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Title: Practical and representative methods to assess skeletal muscle redox status in an ageing population
Author: Simpson, Nikki Lynne
ISNI:       0000 0004 8504 313X
Awarding Body: University of Hull
Current Institution: University of Hull
Date of Award: 2019
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The aged population is growing globally which has led to an increase in research on healthy ageing. Skeletal muscle health and function is a key component of maintaining overall health and independence as we age. It is thought that a deterioration in muscle health is caused by a combination of increased oxidative stress, physical inactivity, dysfunction in metabolism and a progressive loss of protection against such stressors. This thesis presents an overview of redox balance response to high intensity intermittent exercise (HIIE) in blood and skeletal muscle with age and the antioxidant and metabolic effects of coenzyme Q10 (CoQ) supplementation. A cell culture toolkit was also developed to allow for pre-screening of pharmacological compounds to help limit the need for skeletal muscle biopsies in potentially vulnerable populations, such as the aged. Using a biochemical exercise mimic, it was shown that intermittent exposure to an exercise stimulus provided the greatest increase in ROS production in C2C12 skeletal muscle cells. This protocol was then replicated in a human-based experiment which altered redox balance in young healthy males above and beyond any disruption caused by the skeletal biopsy procedure itself. The efficacy of CoQ supplementation was subsequently tested in the same exercise and biopsy protocol. Consumption of 300 mg CoQ per day increased blood and muscle CoQ concentration sufficiently in young and aged populations andthis provided some protection against exercise-induced increases in oxidative stress in aged blood and muscle. A cell culture toolkit was developed and used to assess the impact of CoQ on ageing and exercise in C2C12 cells. CoQ provided limited impact on exercise-induced markers of oxidative stress but, it appeared to reduce antioxidant capacity in older cells. This highlights the importance for further research into the impact of chronic CoQ supplementation, combined with exercise, on the beneficial adaptations to training in an aged population.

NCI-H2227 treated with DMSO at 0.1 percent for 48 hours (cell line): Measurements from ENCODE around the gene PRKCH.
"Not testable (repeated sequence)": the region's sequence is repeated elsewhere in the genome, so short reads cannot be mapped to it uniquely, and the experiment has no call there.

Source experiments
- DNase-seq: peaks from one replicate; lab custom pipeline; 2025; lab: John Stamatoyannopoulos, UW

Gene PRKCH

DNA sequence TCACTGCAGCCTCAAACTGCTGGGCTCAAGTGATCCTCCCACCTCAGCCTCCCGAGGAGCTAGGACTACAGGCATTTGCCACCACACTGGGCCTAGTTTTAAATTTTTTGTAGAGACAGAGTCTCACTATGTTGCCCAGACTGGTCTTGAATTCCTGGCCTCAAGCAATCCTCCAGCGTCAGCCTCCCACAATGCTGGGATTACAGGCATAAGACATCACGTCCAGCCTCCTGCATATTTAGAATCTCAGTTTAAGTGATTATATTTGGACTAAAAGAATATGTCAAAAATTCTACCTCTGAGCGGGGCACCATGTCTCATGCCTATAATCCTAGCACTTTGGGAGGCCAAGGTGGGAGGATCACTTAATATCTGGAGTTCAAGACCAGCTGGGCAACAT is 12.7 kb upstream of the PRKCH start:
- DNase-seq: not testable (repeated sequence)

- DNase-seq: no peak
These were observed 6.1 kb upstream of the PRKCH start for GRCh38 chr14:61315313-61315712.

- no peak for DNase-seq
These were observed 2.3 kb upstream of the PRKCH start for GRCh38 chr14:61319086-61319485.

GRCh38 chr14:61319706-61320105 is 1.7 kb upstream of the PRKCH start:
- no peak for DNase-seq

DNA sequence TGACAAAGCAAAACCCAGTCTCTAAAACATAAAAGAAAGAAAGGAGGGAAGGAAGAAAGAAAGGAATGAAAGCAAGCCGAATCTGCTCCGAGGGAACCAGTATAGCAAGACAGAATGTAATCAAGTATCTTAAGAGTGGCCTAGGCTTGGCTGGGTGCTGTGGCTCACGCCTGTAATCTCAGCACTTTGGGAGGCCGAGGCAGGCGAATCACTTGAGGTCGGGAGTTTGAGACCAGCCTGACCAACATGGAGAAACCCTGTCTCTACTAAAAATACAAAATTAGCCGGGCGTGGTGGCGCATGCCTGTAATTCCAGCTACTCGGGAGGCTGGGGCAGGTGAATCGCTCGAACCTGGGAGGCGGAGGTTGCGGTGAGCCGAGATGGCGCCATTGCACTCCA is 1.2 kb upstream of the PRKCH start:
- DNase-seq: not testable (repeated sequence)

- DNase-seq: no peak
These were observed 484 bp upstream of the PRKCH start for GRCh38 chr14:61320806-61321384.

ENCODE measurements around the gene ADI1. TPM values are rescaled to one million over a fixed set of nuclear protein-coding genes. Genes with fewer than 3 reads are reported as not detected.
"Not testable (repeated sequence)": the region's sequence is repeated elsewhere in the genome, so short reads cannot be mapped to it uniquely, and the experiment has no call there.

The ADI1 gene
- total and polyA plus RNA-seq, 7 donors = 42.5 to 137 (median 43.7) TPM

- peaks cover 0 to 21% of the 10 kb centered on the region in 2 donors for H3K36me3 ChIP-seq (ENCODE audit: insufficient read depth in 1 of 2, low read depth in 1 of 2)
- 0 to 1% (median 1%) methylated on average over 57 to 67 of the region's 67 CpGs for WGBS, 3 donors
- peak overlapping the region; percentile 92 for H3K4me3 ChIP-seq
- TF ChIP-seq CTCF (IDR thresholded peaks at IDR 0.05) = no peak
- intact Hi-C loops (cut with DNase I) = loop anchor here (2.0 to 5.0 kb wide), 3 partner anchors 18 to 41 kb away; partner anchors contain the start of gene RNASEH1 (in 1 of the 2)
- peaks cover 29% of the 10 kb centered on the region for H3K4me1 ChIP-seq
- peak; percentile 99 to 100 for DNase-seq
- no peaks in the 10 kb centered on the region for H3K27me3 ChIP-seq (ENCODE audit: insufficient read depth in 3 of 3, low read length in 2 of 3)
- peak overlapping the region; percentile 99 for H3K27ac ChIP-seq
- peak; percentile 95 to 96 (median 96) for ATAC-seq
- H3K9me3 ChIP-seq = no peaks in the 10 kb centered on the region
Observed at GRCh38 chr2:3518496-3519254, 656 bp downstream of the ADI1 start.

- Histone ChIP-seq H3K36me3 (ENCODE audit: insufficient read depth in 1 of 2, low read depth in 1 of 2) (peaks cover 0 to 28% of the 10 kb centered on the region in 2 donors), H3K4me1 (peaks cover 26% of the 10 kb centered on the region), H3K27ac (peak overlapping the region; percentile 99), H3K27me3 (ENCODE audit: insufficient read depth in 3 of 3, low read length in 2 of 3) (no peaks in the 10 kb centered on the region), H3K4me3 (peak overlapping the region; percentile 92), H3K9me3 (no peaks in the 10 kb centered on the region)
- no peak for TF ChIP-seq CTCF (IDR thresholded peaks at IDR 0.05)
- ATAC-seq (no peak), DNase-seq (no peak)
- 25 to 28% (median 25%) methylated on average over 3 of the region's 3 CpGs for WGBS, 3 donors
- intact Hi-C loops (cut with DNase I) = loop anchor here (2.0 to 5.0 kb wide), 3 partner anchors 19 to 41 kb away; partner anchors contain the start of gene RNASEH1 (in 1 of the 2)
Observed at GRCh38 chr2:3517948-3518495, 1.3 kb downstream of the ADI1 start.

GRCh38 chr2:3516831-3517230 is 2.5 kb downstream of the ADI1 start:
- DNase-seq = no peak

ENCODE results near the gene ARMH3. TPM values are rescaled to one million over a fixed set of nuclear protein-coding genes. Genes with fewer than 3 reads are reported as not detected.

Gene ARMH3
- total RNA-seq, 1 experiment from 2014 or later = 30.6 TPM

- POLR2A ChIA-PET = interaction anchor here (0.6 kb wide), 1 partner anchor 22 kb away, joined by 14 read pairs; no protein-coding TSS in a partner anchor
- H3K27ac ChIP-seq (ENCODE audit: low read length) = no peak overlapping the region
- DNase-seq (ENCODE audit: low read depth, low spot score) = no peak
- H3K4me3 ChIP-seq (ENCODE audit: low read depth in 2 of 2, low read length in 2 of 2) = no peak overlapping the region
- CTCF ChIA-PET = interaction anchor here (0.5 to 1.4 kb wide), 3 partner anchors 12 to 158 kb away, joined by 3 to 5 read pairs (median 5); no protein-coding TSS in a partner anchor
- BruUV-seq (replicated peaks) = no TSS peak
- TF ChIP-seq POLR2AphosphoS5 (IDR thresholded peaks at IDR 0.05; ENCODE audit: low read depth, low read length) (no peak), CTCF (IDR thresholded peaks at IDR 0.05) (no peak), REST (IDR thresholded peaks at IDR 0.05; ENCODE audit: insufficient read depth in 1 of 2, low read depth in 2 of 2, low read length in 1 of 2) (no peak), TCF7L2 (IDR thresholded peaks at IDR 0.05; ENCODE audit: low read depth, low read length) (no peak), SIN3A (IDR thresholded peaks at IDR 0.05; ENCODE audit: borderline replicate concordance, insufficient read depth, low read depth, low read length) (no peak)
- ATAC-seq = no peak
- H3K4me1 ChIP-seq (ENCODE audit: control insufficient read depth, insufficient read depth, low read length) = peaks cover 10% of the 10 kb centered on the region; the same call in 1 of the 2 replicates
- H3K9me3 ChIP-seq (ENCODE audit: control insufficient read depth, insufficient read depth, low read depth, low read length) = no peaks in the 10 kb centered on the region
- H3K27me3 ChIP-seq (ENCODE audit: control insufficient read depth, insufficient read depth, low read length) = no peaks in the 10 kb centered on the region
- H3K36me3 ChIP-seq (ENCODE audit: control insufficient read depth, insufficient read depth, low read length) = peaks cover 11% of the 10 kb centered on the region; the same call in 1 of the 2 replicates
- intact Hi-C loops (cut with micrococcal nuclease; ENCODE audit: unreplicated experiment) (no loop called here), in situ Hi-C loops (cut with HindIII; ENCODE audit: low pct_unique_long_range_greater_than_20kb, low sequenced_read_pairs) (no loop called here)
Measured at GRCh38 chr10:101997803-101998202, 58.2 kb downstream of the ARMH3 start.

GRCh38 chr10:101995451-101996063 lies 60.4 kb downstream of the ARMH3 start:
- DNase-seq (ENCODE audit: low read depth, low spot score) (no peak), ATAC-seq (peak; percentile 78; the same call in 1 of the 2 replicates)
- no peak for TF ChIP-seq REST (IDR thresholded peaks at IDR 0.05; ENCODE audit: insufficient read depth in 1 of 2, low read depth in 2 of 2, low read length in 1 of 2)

Supervisor: Fogarty, Mark C. ; Jones, Huw S. ; Abt, Grant Sponsor: Not available
Qualification Name: Thesis (Ph.D.) Qualification Level: Doctoral
EThOS ID:  DOI: Not available
Keywords: Sports science